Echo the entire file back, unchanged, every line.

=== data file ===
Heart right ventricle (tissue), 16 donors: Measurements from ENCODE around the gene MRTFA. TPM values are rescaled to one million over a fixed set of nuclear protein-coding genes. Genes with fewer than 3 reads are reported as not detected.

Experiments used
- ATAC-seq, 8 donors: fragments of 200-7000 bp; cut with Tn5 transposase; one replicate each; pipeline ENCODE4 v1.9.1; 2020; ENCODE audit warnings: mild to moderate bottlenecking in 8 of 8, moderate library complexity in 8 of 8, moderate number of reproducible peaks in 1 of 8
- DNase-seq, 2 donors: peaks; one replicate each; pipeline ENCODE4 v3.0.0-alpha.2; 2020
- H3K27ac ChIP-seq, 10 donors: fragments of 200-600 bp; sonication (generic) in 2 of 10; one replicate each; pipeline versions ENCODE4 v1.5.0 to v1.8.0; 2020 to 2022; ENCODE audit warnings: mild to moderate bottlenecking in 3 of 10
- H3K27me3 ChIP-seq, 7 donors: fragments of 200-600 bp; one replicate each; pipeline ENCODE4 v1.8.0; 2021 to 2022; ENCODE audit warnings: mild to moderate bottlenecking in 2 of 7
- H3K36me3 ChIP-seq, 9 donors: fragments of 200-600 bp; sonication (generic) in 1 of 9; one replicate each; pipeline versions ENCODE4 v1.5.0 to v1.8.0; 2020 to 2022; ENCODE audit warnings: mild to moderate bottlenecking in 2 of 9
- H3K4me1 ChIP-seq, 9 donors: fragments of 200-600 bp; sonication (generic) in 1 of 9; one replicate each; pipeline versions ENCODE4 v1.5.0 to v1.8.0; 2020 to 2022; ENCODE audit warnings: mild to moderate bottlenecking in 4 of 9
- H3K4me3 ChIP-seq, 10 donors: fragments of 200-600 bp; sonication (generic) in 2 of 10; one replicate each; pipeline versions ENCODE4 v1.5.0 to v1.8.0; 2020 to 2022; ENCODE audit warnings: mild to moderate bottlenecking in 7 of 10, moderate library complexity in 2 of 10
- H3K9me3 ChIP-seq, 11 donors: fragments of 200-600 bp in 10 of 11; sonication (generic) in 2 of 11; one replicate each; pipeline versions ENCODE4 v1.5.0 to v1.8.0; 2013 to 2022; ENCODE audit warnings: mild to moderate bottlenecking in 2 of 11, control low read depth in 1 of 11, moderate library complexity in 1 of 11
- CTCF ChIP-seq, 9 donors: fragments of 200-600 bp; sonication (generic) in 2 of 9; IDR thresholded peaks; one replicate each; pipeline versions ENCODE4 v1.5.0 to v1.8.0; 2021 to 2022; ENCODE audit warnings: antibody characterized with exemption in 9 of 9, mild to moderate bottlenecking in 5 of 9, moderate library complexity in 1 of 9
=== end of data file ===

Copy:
Heart right ventricle (tissue), 16 donors: Measurements from ENCODE around the gene MRTFA. TPM values are rescaled to one million over a fixed set of nuclear protein-coding genes. Genes with fewer than 3 reads are reported as not detected.

Experiments used
- ATAC-seq, 8 donors: fragments of 200-7000 bp; cut with Tn5 transposase; one replicate each; pipeline ENCODE4 v1.9.1; 2020; ENCODE audit warnings: mild to moderate bottlenecking in 8 of 8, moderate library complexity in 8 of 8, moderate number of reproducible peaks in 1 of 8
- DNase-seq, 2 donors: peaks; one replicate each; pipeline ENCODE4 v3.0.0-alpha.2; 2020
- H3K27ac ChIP-seq, 10 donors: fragments of 200-600 bp; sonication (generic) in 2 of 10; one replicate each; pipeline versions ENCODE4 v1.5.0 to v1.8.0; 2020 to 2022; ENCODE audit warnings: mild to moderate bottlenecking in 3 of 10
- H3K27me3 ChIP-seq, 7 donors: fragments of 200-600 bp; one replicate each; pipeline ENCODE4 v1.8.0; 2021 to 2022; ENCODE audit warnings: mild to moderate bottlenecking in 2 of 7
- H3K36me3 ChIP-seq, 9 donors: fragments of 200-600 bp; sonication (generic) in 1 of 9; one replicate each; pipeline versions ENCODE4 v1.5.0 to v1.8.0; 2020 to 2022; ENCODE audit warnings: mild to moderate bottlenecking in 2 of 9
- H3K4me1 ChIP-seq, 9 donors: fragments of 200-600 bp; sonication (generic) in 1 of 9; one replicate each; pipeline versions ENCODE4 v1.5.0 to v1.8.0; 2020 to 2022; ENCODE audit warnings: mild to moderate bottlenecking in 4 of 9
- H3K4me3 ChIP-seq, 10 donors: fragments of 200-600 bp; sonication (generic) in 2 of 10; one replicate each; pipeline versions ENCODE4 v1.5.0 to v1.8.0; 2020 to 2022; ENCODE audit warnings: mild to moderate bottlenecking in 7 of 10, moderate library complexity in 2 of 10
- H3K9me3 ChIP-seq, 11 donors: fragments of 200-600 bp in 10 of 11; sonication (generic) in 2 of 11; one replicate each; pipeline versions ENCODE4 v1.5.0 to v1.8.0; 2013 to 2022; ENCODE audit warnings: mild to moderate bottlenecking in 2 of 11, control low read depth in 1 of 11, moderate library complexity in 1 of 11
- CTCF ChIP-seq, 9 donors: fragments of 200-600 bp; sonication (generic) in 2 of 9; IDR thresholded peaks; one replicate each; pipeline versions ENCODE4 v1.5.0 to v1.8.0; 2021 to 2022; ENCODE audit warnings: antibody characterized with exemption in 9 of 9, mild to moderate bottlenecking in 5 of 9, moderate library complexity in 1 of 9